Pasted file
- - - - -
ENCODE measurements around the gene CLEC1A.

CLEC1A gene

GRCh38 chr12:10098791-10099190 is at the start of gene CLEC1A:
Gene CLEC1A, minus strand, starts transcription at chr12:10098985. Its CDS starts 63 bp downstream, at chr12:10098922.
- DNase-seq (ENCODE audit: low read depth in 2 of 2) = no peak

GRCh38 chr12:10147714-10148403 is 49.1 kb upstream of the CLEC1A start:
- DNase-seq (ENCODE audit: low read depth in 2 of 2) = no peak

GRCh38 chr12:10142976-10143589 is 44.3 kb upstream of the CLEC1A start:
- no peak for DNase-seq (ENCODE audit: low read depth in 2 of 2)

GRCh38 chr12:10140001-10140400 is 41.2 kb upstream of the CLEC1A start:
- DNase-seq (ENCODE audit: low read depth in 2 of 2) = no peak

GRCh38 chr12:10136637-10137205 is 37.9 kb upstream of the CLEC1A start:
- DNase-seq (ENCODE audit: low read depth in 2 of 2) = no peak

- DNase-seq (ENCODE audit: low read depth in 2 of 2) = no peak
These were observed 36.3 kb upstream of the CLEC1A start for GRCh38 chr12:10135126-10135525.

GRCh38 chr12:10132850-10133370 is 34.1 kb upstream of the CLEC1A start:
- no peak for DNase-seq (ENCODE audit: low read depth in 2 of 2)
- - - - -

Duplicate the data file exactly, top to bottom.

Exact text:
ENCODE measurements around the gene CLEC1A.

CLEC1A gene

GRCh38 chr12:10098791-10099190 is at the start of gene CLEC1A:
Gene CLEC1A, minus strand, starts transcription at chr12:10098985. Its CDS starts 63 bp downstream, at chr12:10098922.
- DNase-seq (ENCODE audit: low read depth in 2 of 2) = no peak

GRCh38 chr12:10147714-10148403 is 49.1 kb upstream of the CLEC1A start:
- DNase-seq (ENCODE audit: low read depth in 2 of 2) = no peak

GRCh38 chr12:10142976-10143589 is 44.3 kb upstream of the CLEC1A start:
- no peak for DNase-seq (ENCODE audit: low read depth in 2 of 2)

GRCh38 chr12:10140001-10140400 is 41.2 kb upstream of the CLEC1A start:
- DNase-seq (ENCODE audit: low read depth in 2 of 2) = no peak

GRCh38 chr12:10136637-10137205 is 37.9 kb upstream of the CLEC1A start:
- DNase-seq (ENCODE audit: low read depth in 2 of 2) = no peak

- DNase-seq (ENCODE audit: low read depth in 2 of 2) = no peak
These were observed 36.3 kb upstream of the CLEC1A start for GRCh38 chr12:10135126-10135525.

GRCh38 chr12:10132850-10133370 is 34.1 kb upstream of the CLEC1A start:
- no peak for DNase-seq (ENCODE audit: low read depth in 2 of 2)